Applying a hybrid or ‘multi-door’ approach in criminal law enforcement has also been continuously developed so as to create a strong deterrent effect on perpetrators. This approach enables the application of other related laws, such as anti-corruption and anti-money-laundering laws, together with environmental laws and regulations in prosecuting illegal actions against the environment and forests. Indeed, this approach will require close coordination and collaboration among law enforcement institutions and agencies.

Among other law enforcement work during 2015-2016 were the confiscation of 6,180 m3 of timber, 23,907 logs, and 176 pieces of wood products. Twenty-four cases have been prosecuted at different stages, including six which ended in verdicts. Over 2,250 specimens of wildlife and their products have also been confiscated from 33 legal cases, of which 13 received verdicts.

Forest and land fires have been subjected to extensive affirmative actions. As a result, supported by favourable weather, the extent of fires dropped by 83 per cent in 2016, compared to the previous year. Efforts include: training 5,288 forest fire brigades, plus 150 in Forest Management Units; developing communities against fire involving nearly 10,000 people in over 650 groups; and training nearly 5,000 private company staff and nearly 1,000 military and police officers. Coordination has also been intensified with the military, police, the Ministry of Manpower, and the Ministry of Information (e.g. on the use of cellphones for fire alerts). Joint fire fighting involves the military, police, local governments, the private sector, and communities, together with a fire monitoring system and fire patrols. Fire fighting is carried out on the ground and by planes that can pour 1 million litres of water and 128 tons of salt onto the flames. Over 15,000 canal blocks, over 25,000 ponds, and nearly 1,000 wells have been constructed.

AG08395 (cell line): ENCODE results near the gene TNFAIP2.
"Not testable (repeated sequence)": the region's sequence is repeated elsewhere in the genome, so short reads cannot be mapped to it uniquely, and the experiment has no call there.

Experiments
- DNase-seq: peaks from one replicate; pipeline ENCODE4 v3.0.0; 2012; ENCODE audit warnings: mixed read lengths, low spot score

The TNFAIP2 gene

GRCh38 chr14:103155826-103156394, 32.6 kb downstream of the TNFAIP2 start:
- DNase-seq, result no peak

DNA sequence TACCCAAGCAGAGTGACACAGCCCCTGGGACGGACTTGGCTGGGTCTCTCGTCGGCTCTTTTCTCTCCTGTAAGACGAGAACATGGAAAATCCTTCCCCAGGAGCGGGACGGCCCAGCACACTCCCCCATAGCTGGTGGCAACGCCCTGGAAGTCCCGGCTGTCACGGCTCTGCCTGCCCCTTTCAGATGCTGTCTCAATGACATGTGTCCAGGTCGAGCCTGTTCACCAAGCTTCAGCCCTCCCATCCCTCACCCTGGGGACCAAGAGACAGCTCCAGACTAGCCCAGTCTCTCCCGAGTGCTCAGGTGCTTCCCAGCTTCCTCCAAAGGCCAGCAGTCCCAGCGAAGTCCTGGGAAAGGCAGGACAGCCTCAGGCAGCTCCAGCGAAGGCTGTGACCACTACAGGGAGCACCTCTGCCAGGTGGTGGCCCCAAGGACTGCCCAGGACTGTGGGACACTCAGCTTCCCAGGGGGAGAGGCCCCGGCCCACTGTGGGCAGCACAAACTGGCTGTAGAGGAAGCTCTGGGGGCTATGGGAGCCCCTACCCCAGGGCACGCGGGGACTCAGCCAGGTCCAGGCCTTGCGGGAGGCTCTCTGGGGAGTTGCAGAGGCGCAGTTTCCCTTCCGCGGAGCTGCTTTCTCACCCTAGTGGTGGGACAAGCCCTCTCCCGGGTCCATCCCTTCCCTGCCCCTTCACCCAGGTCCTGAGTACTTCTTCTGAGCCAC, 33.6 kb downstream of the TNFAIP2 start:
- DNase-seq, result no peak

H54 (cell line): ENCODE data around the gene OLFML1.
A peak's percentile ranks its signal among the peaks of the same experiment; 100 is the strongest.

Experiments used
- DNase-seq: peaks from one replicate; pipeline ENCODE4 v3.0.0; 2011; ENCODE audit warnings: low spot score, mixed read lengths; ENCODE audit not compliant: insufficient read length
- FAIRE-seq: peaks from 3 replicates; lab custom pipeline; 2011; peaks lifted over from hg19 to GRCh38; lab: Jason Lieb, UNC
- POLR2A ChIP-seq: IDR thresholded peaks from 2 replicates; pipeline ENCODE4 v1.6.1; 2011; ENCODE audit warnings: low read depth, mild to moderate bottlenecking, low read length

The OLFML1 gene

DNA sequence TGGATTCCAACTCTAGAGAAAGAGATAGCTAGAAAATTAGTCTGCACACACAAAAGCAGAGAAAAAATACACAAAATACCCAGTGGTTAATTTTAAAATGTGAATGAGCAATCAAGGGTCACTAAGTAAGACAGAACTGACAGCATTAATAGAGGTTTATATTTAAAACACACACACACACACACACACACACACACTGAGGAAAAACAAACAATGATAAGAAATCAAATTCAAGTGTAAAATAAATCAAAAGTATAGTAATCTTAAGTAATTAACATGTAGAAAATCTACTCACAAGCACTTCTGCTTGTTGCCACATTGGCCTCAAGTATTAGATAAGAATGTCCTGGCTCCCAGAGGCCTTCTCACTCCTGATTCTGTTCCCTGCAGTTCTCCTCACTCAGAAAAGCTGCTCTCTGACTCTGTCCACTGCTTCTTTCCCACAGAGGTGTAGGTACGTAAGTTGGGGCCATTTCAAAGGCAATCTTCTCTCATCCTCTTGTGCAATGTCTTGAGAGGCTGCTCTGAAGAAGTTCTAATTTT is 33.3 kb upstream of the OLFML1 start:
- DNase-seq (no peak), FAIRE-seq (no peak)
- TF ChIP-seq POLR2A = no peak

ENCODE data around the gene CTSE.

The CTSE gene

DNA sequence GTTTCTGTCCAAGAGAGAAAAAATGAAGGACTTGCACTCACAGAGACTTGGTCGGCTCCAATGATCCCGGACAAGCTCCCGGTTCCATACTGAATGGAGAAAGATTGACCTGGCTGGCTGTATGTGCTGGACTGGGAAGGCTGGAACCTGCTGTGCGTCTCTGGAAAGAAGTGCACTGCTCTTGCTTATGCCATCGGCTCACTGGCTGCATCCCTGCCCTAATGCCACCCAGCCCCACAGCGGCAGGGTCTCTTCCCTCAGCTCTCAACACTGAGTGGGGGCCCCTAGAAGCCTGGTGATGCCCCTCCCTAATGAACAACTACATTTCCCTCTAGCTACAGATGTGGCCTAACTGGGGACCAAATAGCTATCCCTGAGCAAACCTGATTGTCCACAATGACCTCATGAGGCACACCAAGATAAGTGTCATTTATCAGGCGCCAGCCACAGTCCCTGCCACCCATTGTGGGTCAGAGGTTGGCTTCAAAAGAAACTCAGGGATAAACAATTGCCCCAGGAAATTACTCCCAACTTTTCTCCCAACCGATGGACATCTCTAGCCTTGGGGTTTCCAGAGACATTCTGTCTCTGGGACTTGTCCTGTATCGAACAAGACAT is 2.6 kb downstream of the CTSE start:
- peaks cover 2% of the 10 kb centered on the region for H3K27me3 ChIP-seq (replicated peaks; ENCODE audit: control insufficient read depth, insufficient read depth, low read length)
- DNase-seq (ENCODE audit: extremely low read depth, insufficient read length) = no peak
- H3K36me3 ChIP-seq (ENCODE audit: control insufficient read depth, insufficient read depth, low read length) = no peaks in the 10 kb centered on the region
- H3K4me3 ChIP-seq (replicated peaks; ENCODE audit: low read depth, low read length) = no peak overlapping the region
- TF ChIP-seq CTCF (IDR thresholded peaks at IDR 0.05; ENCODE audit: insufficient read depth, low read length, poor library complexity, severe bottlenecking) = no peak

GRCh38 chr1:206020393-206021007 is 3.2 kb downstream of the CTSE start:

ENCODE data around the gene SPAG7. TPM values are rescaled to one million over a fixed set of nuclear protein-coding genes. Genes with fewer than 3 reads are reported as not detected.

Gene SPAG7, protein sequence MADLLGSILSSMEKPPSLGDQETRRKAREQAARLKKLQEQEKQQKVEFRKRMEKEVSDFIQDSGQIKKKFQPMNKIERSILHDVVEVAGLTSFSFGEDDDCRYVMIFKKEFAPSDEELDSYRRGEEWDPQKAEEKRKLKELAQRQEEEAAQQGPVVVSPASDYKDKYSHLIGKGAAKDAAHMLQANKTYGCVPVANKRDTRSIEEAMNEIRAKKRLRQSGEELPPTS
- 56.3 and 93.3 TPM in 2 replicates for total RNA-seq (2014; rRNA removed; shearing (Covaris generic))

Equipment procured includes vehicles, pumps, GPS, and fire brigade attire. The budget was around 150 billion rupiah in 2015, 250 billion rupiah in 2016, and 170 billion rupiah ($12.8 million) in 2017. During 2015-2016, 12 forest fire cases were brought to court incurring penalties of up to $1.2 billion. Also three concessions were revoked; 16 were suspended; 17 were forced to rectify their conduct; and 115 were given written warnings. Rewards have been given as well as punishments, including certificates of recognition. Another scheme for preventing illegal logging is the timber legality assurance system, known as SVLK, which is compulsory for all exported wood products. SVLK certification is credible – being the only one so far recognized by the EU Forest Law Enforcement, Governance and Trade plan – especially for its transparency in involving the public in the process.